IB requires specific texts;  there is also some choice. I have wrestled with questions of purpose and benefit my entire teaching life: What is the purpose of required reading? Who benefits? Or whom do we assume benefits? Penny Kittle has brilliant thinking around all of these issues in  Book Love. I will return to Kittles' pages this summer. I know she wrote about IB (or AP required reading), but I've lost the page and finding the reference takes a time without an index (not that I mind being sucked back into the story and losing myself in her words for a while). Summer gives me time to revisit favorites written by other high-school teachers too.

Several blog posts kept me thinking about required readings this year; Terri Lesesne's  "Counterproductive"  in response to "4 Ways High School Makes You Hate Reading."  top among them.

Lesesne succinctly captures the thinking of Christina H's post in four broad themes, rephrased here:
  1. Required reading does not motivate students to read.
  2. Required reading (often) stifles students' true opinions.
  3. Required reading is "rigorous" while popular reading is not.
  4. Required reading is not fun.
Rigor is what you do, not what you read. As Beers and Probst discuss in Notice and Note, rigor, like vigor, describes an action. I can approach any text with rigor. Like Lesesne I welcome students' opinions about a text (any text, required or not). I enjoy the richness and diversity of opinions we can share over a common text. I do not offer one reading or interpretation of a text, so I'm not the sort of teacher to stifle students' opinions or expect "parrot[ed]" responses. I can't take such black and white thinking into my IB classroom and survive the year.  But I can consider the arguments in each of Lesesne's captured themes and plan carefully with readers in mind.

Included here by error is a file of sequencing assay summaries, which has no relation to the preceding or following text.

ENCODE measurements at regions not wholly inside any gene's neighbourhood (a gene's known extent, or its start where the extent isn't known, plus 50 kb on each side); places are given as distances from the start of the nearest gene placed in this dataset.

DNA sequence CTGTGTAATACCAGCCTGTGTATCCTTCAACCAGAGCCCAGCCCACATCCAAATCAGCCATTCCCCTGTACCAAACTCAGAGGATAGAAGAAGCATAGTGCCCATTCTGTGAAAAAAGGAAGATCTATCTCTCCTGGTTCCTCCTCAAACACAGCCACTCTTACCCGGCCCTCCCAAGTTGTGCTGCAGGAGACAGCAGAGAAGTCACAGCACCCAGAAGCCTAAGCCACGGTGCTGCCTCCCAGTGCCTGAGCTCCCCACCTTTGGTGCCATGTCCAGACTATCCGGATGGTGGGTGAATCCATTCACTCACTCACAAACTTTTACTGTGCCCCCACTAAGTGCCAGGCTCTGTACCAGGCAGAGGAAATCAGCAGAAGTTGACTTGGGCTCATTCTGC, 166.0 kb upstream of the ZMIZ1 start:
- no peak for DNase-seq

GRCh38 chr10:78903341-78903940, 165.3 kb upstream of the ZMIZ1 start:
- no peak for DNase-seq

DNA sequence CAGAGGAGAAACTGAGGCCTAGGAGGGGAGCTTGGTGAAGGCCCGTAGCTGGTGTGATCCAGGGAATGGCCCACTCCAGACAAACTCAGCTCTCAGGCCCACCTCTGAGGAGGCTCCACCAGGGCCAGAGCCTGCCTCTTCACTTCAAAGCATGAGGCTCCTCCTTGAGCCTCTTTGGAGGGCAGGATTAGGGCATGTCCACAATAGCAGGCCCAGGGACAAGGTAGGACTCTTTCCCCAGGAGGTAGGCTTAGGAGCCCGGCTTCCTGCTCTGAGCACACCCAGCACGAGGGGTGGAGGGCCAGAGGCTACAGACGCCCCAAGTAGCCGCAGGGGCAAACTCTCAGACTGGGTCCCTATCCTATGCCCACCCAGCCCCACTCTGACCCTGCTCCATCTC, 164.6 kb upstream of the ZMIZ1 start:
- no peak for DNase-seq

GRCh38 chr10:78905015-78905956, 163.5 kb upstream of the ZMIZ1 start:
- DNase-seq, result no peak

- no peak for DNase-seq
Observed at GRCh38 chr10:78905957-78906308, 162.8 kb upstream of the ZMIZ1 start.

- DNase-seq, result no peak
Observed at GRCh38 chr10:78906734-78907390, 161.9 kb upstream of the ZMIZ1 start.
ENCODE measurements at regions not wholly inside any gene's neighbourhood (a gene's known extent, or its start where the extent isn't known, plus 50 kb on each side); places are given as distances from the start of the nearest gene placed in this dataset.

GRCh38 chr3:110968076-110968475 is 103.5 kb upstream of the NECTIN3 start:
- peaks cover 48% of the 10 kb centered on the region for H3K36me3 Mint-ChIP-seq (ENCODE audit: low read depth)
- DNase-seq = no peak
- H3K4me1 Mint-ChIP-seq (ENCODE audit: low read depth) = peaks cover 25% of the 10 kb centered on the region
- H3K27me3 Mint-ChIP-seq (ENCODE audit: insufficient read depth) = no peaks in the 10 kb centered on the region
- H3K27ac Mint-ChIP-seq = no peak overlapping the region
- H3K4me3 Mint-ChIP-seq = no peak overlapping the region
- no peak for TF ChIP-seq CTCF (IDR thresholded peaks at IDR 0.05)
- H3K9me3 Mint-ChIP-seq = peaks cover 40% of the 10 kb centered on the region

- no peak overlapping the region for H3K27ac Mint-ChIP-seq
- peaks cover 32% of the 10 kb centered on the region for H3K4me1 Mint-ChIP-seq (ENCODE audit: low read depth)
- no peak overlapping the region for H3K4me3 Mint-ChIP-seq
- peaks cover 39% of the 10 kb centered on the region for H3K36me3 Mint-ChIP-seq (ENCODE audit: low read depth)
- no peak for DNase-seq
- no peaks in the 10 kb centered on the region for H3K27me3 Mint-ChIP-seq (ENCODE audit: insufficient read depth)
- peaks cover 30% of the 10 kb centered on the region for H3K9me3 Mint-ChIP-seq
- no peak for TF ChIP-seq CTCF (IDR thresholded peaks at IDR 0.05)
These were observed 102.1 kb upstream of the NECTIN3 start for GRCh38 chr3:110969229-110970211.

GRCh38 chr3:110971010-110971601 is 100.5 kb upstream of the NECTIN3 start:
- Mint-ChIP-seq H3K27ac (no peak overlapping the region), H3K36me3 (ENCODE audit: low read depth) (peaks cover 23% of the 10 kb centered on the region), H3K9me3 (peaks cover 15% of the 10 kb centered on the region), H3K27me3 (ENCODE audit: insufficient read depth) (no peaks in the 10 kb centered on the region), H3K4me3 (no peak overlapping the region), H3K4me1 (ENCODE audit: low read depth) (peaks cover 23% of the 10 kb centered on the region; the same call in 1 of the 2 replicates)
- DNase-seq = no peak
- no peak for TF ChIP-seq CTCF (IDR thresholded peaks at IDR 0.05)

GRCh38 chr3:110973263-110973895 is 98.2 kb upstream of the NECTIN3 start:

As a high school English teacher I have to meet state, district and school demands. Sometimes curricular demands go as deep as to specify what texts or text types we must read. My school requires common texts at each grade level. Some grade levels teach two texts in common, some more. Every grade (9-12) requires summer reading. Most grade levels require students to read two books for summer reading: a required book and a choice book. Ninth graders  read Klass' Firestorm and a book of their choice. Tenth graders also have a choice book and their required read is Sherman Alexie's The Absolutely True Diary of a Part-Time Indian. Eleventh grade A.P. language students were asked to read King's On Writing (for A.P.), Of Mice and Men (the grade level required text) and a memoir of their choosing (from a winnowed list) .IB students in ninth and tenth grades read the grade-level summer titles and are directed to make their choice books a classic.